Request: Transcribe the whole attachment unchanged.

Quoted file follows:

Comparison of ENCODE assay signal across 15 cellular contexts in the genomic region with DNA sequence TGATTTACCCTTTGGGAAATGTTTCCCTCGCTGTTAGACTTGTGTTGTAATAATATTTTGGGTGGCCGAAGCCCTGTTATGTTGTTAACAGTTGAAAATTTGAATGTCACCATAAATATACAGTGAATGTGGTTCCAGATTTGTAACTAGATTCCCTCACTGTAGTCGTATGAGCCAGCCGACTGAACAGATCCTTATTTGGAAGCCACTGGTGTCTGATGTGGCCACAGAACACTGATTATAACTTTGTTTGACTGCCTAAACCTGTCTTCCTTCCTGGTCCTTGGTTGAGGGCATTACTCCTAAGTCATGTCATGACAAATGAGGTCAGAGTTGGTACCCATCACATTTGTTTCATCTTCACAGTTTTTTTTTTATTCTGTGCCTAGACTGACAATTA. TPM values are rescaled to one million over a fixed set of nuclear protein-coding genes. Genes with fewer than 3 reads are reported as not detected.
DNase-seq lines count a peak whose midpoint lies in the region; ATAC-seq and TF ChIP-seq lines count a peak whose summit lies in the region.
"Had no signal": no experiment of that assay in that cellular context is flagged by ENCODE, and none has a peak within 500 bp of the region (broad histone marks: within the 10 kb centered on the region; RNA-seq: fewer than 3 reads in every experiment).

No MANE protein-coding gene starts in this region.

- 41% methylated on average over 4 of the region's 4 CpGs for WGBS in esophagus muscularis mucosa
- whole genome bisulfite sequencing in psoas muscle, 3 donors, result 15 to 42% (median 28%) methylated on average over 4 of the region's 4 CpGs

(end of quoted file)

Comparison of ENCODE assay signal across 15 cellular contexts in the genomic region with DNA sequence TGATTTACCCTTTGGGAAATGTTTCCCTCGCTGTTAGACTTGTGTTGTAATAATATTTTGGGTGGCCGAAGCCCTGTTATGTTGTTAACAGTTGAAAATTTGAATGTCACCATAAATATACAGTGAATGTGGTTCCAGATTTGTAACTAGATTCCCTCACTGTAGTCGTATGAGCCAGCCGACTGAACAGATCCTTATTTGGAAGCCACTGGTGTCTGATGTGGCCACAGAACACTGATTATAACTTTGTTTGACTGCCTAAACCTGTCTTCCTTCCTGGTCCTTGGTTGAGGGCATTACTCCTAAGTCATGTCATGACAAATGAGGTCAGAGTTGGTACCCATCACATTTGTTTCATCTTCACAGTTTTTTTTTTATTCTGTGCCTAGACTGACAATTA. TPM values are rescaled to one million over a fixed set of nuclear protein-coding genes. Genes with fewer than 3 reads are reported as not detected.
DNase-seq lines count a peak whose midpoint lies in the region; ATAC-seq and TF ChIP-seq lines count a peak whose summit lies in the region.
"Had no signal": no experiment of that assay in that cellular context is flagged by ENCODE, and none has a peak within 500 bp of the region (broad histone marks: within the 10 kb centered on the region; RNA-seq: fewer than 3 reads in every experiment).

No MANE protein-coding gene starts in this region.

- 41% methylated on average over 4 of the region's 4 CpGs for WGBS in esophagus muscularis mucosa
- whole genome bisulfite sequencing in psoas muscle, 3 donors, result 15 to 42% (median 28%) methylated on average over 4 of the region's 4 CpGs